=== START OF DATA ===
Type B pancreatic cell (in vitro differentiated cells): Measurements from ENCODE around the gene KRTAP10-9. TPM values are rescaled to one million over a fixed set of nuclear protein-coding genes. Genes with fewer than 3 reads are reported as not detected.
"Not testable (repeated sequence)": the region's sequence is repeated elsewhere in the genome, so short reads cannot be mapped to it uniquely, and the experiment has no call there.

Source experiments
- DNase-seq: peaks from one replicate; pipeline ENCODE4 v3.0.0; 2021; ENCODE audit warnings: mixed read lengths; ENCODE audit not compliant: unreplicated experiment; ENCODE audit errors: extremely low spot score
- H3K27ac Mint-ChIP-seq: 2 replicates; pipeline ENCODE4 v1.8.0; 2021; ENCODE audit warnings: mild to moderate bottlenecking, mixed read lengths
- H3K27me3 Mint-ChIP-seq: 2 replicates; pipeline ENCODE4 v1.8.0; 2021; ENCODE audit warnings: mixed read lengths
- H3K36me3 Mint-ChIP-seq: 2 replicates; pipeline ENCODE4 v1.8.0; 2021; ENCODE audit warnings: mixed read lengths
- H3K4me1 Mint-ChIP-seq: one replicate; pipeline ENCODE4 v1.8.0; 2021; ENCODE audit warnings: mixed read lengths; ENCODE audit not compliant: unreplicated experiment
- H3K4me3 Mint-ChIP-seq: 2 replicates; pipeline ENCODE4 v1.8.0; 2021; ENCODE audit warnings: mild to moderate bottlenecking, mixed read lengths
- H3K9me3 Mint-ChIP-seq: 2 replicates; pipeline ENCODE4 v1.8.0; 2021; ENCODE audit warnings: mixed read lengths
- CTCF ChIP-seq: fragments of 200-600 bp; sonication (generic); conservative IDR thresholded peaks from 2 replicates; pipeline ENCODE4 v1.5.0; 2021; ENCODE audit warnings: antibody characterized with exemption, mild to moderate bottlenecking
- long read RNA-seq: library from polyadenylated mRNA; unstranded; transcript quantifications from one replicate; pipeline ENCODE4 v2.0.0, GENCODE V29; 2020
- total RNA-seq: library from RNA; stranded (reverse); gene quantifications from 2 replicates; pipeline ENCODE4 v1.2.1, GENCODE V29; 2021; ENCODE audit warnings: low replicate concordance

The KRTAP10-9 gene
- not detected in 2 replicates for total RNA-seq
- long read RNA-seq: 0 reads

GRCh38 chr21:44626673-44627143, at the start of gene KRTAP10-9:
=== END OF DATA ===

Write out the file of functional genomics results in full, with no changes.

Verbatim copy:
Type B pancreatic cell (in vitro differentiated cells): Measurements from ENCODE around the gene KRTAP10-9. TPM values are rescaled to one million over a fixed set of nuclear protein-coding genes. Genes with fewer than 3 reads are reported as not detected.
"Not testable (repeated sequence)": the region's sequence is repeated elsewhere in the genome, so short reads cannot be mapped to it uniquely, and the experiment has no call there.

Source experiments
- DNase-seq: peaks from one replicate; pipeline ENCODE4 v3.0.0; 2021; ENCODE audit warnings: mixed read lengths; ENCODE audit not compliant: unreplicated experiment; ENCODE audit errors: extremely low spot score
- H3K27ac Mint-ChIP-seq: 2 replicates; pipeline ENCODE4 v1.8.0; 2021; ENCODE audit warnings: mild to moderate bottlenecking, mixed read lengths
- H3K27me3 Mint-ChIP-seq: 2 replicates; pipeline ENCODE4 v1.8.0; 2021; ENCODE audit warnings: mixed read lengths
- H3K36me3 Mint-ChIP-seq: 2 replicates; pipeline ENCODE4 v1.8.0; 2021; ENCODE audit warnings: mixed read lengths
- H3K4me1 Mint-ChIP-seq: one replicate; pipeline ENCODE4 v1.8.0; 2021; ENCODE audit warnings: mixed read lengths; ENCODE audit not compliant: unreplicated experiment
- H3K4me3 Mint-ChIP-seq: 2 replicates; pipeline ENCODE4 v1.8.0; 2021; ENCODE audit warnings: mild to moderate bottlenecking, mixed read lengths
- H3K9me3 Mint-ChIP-seq: 2 replicates; pipeline ENCODE4 v1.8.0; 2021; ENCODE audit warnings: mixed read lengths
- CTCF ChIP-seq: fragments of 200-600 bp; sonication (generic); conservative IDR thresholded peaks from 2 replicates; pipeline ENCODE4 v1.5.0; 2021; ENCODE audit warnings: antibody characterized with exemption, mild to moderate bottlenecking
- long read RNA-seq: library from polyadenylated mRNA; unstranded; transcript quantifications from one replicate; pipeline ENCODE4 v2.0.0, GENCODE V29; 2020
- total RNA-seq: library from RNA; stranded (reverse); gene quantifications from 2 replicates; pipeline ENCODE4 v1.2.1, GENCODE V29; 2021; ENCODE audit warnings: low replicate concordance

The KRTAP10-9 gene
- not detected in 2 replicates for total RNA-seq
- long read RNA-seq: 0 reads

GRCh38 chr21:44626673-44627143, at the start of gene KRTAP10-9: